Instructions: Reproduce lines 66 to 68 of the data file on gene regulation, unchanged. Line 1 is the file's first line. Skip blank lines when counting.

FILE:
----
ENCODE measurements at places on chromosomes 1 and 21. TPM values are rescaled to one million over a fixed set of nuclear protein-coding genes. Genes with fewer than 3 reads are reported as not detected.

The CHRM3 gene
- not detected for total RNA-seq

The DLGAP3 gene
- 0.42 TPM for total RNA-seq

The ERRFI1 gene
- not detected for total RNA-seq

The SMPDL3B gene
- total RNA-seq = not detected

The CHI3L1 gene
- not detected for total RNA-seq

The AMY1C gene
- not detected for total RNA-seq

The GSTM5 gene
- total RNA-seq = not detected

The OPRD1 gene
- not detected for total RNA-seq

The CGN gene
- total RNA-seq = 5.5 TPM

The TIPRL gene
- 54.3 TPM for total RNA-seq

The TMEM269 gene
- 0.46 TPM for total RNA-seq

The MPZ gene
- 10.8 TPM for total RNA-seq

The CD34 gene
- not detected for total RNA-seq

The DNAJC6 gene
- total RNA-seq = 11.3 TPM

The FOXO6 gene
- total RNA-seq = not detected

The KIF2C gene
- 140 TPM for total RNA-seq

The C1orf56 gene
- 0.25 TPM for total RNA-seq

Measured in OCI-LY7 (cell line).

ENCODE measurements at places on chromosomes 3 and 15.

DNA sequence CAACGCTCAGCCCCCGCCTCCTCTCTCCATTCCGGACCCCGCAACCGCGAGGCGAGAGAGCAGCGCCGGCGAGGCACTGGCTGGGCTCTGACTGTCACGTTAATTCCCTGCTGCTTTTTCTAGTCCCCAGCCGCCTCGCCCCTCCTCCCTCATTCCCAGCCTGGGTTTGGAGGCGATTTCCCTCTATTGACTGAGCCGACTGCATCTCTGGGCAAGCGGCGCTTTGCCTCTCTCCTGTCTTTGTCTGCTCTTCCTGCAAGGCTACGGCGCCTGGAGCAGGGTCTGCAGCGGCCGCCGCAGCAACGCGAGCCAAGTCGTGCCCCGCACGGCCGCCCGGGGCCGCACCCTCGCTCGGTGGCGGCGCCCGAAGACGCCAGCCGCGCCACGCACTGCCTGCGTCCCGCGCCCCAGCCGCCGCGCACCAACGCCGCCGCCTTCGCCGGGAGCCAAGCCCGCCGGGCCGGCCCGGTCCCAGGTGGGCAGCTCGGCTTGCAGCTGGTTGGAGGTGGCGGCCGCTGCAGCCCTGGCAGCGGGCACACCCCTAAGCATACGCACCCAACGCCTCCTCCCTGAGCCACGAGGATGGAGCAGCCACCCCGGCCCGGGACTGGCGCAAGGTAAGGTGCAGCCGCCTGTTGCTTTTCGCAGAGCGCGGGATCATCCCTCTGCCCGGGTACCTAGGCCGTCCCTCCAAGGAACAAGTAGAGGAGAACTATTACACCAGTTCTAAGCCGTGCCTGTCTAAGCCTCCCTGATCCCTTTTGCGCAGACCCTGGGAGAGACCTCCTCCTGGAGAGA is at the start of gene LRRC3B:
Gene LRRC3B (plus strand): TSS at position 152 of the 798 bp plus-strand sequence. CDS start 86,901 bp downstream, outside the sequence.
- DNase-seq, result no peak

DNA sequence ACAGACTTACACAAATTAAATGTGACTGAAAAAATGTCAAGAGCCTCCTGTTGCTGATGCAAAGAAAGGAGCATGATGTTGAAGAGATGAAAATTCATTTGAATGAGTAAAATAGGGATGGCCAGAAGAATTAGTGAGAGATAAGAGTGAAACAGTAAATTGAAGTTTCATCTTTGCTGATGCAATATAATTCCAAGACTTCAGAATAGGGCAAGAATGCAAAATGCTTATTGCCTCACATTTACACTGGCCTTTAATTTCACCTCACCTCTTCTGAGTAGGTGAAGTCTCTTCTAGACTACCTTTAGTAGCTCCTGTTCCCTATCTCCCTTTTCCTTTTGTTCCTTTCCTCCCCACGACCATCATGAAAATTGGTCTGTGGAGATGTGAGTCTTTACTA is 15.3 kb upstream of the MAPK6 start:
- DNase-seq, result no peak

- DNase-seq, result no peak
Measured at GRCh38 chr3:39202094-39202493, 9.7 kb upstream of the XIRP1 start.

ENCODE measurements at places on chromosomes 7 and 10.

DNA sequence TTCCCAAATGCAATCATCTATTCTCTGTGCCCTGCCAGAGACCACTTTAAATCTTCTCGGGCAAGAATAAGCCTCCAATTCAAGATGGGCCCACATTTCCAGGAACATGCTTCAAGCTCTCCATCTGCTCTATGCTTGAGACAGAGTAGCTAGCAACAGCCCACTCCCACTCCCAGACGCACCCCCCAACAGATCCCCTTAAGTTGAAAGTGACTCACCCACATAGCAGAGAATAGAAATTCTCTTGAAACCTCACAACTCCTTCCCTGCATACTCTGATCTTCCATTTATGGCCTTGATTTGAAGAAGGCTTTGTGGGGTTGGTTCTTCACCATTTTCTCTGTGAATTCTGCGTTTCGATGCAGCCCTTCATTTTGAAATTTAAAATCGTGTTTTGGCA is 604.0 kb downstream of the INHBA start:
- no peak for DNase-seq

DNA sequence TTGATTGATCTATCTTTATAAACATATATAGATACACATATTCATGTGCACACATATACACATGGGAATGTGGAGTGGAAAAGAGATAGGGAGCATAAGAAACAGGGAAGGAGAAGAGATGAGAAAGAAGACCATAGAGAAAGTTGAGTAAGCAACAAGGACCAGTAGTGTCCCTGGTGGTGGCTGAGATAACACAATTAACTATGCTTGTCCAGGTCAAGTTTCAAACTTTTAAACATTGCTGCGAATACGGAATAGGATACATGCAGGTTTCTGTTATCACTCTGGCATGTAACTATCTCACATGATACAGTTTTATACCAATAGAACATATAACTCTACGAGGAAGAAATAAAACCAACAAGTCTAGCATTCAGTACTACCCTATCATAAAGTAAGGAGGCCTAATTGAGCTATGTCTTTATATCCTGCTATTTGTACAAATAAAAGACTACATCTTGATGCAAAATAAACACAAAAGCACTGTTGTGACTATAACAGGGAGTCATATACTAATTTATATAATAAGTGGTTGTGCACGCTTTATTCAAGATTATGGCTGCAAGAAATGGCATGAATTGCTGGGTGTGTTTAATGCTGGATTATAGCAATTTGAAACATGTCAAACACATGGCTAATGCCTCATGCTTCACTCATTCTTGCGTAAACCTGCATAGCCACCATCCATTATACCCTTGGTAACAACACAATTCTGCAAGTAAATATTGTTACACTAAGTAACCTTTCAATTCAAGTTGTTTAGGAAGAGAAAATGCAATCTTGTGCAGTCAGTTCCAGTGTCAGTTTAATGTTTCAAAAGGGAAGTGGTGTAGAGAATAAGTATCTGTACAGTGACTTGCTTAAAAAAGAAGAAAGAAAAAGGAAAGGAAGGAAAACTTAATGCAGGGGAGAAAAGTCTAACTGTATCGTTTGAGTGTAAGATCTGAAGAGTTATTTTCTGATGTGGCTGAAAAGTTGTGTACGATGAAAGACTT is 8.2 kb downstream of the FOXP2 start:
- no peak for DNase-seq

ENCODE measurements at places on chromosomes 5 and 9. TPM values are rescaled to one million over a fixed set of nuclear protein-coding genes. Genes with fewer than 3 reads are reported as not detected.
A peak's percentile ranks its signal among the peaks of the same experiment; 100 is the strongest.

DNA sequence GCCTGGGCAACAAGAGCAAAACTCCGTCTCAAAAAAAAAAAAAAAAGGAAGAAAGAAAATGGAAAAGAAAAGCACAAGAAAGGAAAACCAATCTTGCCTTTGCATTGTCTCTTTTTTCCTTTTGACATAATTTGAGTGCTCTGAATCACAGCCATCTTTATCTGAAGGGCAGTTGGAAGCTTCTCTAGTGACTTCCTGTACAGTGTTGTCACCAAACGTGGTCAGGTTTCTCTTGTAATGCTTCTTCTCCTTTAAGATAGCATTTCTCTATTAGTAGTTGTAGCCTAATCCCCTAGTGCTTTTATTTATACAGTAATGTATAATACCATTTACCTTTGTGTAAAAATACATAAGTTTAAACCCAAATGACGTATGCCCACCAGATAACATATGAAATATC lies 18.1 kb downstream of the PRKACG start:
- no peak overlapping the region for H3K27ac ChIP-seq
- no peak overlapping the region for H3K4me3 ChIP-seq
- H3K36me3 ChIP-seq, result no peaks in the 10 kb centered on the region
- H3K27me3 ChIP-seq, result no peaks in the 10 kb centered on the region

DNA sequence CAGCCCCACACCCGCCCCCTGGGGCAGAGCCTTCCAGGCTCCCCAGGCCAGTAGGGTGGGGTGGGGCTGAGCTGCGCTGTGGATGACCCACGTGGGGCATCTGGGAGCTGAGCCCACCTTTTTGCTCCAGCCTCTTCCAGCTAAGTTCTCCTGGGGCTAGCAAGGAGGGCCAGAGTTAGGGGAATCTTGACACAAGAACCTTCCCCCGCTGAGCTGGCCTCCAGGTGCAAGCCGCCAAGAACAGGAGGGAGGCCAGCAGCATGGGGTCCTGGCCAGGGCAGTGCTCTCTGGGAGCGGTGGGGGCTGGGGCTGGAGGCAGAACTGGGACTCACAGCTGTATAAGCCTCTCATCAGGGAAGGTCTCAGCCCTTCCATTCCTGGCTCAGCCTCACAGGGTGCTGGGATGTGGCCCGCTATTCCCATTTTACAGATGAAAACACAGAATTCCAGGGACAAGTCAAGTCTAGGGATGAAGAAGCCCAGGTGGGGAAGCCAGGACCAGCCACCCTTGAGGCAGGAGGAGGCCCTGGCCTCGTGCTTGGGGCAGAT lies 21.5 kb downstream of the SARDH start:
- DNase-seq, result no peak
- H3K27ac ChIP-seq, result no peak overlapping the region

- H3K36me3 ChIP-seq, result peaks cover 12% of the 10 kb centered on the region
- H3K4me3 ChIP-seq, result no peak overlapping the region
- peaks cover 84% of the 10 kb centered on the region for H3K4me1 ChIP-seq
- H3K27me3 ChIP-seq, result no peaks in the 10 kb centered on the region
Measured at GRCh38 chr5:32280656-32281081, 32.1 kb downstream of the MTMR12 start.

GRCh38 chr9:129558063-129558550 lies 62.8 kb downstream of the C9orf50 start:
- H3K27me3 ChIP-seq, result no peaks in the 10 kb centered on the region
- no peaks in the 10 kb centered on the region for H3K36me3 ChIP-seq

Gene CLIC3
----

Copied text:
- H3K27me3 ChIP-seq, result no peaks in the 10 kb centered on the region
- no peaks in the 10 kb centered on the region for H3K36me3 ChIP-seq

Gene CLIC3